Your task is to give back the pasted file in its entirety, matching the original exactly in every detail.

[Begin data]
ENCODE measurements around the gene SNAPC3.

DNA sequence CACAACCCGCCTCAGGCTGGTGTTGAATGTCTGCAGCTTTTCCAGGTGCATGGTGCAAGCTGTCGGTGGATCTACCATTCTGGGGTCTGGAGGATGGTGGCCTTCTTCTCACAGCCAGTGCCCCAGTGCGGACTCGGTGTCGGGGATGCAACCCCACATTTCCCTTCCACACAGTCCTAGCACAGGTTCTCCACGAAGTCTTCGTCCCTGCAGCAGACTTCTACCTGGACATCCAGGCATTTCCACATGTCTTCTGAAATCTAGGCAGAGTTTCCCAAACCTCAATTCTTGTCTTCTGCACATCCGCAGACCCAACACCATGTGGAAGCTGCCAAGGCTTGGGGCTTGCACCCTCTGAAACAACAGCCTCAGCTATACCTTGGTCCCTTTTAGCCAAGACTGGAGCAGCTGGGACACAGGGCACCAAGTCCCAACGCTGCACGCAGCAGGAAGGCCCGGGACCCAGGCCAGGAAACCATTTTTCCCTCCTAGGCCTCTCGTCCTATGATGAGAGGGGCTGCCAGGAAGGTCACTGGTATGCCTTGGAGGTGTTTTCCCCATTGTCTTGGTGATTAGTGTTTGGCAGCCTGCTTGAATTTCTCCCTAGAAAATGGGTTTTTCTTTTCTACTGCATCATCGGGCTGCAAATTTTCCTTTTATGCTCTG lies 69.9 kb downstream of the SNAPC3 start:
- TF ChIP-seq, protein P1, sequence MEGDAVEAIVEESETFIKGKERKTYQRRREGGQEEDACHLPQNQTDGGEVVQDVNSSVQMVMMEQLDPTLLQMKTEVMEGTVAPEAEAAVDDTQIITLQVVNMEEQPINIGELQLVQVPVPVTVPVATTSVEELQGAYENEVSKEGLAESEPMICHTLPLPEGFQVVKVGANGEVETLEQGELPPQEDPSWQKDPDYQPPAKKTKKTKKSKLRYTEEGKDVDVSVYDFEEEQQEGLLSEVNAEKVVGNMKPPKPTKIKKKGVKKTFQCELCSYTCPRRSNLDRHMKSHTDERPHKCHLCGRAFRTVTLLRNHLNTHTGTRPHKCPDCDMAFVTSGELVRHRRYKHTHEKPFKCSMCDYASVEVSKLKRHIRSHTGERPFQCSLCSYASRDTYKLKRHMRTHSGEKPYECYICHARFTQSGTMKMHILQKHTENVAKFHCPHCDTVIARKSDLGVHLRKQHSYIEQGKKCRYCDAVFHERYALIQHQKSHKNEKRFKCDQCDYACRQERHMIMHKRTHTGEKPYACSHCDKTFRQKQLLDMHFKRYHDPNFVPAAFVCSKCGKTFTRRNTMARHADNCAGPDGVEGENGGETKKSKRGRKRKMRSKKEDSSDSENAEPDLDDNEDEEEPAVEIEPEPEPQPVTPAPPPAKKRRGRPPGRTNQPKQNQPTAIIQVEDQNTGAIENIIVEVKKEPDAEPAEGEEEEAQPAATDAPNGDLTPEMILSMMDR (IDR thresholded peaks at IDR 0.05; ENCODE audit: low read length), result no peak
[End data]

ENCODE measurements around the gene SNAPC3.

DNA sequence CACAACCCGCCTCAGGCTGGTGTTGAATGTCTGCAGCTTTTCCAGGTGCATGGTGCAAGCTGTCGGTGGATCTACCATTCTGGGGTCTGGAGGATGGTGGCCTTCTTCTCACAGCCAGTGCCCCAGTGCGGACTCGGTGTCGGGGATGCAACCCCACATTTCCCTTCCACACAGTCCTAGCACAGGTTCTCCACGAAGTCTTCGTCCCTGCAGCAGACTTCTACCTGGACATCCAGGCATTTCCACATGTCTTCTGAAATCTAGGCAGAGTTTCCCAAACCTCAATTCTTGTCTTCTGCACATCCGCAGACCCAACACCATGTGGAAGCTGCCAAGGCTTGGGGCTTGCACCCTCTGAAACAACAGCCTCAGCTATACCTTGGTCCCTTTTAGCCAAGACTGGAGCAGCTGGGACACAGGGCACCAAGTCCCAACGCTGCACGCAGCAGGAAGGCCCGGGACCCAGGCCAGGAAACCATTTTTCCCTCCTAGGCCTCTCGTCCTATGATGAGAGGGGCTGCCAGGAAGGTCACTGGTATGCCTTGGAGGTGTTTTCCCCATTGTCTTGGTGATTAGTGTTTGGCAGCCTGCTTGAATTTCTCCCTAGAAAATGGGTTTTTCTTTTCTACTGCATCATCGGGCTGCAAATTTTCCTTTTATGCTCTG lies 69.9 kb downstream of the SNAPC3 start:
- TF ChIP-seq, protein P1, sequence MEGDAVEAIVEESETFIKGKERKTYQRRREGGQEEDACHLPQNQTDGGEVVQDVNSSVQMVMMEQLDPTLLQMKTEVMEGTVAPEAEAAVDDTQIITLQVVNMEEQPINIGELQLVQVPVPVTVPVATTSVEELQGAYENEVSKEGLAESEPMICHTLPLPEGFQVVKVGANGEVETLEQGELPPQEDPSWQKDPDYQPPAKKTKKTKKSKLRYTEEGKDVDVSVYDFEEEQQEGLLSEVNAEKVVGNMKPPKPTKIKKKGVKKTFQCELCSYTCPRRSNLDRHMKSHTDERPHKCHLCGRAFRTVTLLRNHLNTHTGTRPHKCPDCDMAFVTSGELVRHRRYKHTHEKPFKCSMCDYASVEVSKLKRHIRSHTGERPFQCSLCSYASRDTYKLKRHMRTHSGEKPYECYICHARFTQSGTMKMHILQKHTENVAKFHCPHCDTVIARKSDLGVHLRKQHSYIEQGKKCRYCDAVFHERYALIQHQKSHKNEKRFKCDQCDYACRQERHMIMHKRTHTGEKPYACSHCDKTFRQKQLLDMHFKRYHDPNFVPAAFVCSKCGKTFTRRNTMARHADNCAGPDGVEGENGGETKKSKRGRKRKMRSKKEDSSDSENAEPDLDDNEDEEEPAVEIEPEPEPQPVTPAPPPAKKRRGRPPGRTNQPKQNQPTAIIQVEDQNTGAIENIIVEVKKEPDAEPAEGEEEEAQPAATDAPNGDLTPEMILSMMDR (IDR thresholded peaks at IDR 0.05; ENCODE audit: low read length), result no peak